Everyone is five years older. Boyfriend leaves prison and goes to war to fight on front line. Protaganist feels guilty. blah blah blah blah, Protaganist uncovers truth and feels less guilty. Boy and girl get back together after he is wounded somehow.


The main antagonist, Briony, is a vindictive spoilt bitch. The whole book me of [b:The Crucible|17250|The Crucible|Arthur Miller|http://photo.goodreads.com/books/1166805388s/17250.jpg|1426723] with a touch of [a:Virginia Andrews|4502621|Virginia Andrews|http://www.goodreads.com/images/nophoto/nophoto-U-50x66.jpg]. Her character is oddly described, she is young and lacks knowledge and yet has these hugely complex thoughts. She is punishing the boyfriend and her sister for their sexuality.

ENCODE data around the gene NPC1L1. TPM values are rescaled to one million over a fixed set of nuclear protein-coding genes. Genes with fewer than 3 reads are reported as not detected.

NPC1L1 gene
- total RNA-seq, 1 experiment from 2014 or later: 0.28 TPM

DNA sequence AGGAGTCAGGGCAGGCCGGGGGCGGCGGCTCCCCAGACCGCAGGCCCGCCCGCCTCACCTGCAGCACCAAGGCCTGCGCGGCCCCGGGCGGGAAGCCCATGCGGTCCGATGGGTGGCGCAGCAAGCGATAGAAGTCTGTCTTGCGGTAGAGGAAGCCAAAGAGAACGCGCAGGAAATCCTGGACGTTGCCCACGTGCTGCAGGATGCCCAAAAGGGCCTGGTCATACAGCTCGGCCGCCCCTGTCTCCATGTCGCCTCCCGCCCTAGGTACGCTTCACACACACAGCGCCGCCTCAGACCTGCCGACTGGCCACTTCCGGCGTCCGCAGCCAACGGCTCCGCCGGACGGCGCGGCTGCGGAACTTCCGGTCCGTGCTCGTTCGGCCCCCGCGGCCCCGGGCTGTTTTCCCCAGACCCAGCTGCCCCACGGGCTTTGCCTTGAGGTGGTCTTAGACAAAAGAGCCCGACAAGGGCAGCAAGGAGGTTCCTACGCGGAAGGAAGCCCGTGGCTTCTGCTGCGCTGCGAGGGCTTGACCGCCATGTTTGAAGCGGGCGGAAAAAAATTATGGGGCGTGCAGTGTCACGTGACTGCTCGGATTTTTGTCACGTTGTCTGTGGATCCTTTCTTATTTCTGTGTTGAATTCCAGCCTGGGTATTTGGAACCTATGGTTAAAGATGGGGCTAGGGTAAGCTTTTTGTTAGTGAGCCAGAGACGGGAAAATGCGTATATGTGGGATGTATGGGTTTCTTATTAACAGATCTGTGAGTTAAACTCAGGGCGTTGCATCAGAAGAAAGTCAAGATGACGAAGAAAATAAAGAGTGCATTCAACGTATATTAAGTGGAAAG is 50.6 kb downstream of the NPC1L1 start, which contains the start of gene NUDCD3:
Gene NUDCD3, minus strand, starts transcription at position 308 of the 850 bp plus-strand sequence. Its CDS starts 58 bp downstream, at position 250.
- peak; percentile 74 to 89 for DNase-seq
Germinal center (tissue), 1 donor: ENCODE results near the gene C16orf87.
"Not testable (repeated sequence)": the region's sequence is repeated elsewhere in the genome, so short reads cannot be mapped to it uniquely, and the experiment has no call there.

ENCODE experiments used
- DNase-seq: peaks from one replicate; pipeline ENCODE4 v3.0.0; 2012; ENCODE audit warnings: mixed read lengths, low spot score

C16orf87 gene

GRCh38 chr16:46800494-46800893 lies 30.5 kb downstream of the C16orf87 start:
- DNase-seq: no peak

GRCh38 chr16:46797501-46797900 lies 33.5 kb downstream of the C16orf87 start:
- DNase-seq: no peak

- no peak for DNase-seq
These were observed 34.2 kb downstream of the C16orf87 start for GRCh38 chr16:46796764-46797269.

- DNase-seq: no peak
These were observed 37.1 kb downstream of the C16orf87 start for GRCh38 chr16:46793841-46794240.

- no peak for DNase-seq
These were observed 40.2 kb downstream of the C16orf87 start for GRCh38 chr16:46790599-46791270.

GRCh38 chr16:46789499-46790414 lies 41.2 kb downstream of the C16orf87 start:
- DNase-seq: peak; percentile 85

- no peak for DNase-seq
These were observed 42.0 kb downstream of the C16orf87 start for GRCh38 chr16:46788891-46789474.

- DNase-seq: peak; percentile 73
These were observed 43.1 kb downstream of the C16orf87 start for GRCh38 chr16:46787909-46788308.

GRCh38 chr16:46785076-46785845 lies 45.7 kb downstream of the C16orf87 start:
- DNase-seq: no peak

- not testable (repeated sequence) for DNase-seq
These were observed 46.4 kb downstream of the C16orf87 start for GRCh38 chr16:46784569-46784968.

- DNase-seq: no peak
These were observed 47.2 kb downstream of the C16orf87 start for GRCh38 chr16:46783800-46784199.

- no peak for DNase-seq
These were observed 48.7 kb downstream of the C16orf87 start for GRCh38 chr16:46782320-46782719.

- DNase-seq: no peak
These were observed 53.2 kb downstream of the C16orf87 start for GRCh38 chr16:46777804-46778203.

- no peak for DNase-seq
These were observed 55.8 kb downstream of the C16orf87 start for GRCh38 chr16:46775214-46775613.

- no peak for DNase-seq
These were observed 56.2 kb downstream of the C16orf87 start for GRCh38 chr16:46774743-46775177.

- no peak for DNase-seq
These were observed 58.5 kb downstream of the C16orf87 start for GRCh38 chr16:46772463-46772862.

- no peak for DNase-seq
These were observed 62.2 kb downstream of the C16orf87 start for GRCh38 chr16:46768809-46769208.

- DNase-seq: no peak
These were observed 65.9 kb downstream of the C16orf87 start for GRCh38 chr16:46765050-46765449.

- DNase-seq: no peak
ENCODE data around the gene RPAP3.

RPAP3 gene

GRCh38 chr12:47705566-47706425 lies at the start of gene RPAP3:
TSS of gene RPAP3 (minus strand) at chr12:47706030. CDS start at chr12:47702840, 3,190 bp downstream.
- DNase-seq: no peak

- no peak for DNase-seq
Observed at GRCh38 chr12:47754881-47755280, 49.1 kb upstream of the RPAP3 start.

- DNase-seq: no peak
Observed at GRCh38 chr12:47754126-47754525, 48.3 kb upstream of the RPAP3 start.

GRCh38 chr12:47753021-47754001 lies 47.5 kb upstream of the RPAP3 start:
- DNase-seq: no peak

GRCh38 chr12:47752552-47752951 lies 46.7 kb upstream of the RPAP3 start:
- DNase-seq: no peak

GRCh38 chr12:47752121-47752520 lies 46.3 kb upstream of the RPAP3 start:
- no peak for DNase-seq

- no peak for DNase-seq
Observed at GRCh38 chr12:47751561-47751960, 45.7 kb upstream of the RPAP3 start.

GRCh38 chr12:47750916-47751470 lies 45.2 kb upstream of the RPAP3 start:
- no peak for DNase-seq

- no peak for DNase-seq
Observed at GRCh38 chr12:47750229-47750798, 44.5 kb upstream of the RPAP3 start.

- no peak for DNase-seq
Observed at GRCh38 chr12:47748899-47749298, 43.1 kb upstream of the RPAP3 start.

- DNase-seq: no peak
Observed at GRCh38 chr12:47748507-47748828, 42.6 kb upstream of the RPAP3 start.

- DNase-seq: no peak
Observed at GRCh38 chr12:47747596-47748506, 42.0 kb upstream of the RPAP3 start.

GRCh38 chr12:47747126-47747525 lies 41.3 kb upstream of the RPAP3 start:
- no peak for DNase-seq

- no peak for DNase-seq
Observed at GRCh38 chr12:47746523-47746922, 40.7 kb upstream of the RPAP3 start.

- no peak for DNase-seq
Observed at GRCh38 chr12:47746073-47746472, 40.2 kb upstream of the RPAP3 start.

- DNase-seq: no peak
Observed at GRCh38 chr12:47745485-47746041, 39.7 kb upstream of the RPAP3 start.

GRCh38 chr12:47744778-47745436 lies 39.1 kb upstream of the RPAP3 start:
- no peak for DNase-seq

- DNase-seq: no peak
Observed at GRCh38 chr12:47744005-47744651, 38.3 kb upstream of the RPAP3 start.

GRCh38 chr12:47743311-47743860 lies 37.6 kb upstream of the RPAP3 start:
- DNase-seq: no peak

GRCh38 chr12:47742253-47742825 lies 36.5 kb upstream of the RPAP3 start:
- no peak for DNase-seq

The author has done everything by the book, but the result lacks personality. I get the tone that he is trying to set, but I am bored by it. The descriptions are neither too long nor too short, and yet I am bored by them. I feel like has anaylsed what is required for a perfect book, has inserted all the require elements and changed the names. The book feels like a fill-in-the-blank book. I can see why this was turned into a movie, I think the cast and crew would have been able to film it on auto-pilot.

The best bit of writing about the whole book is the back cover blurb. It is the only bit that is remotely interesting and it is probably the only reason so many copies have been sold.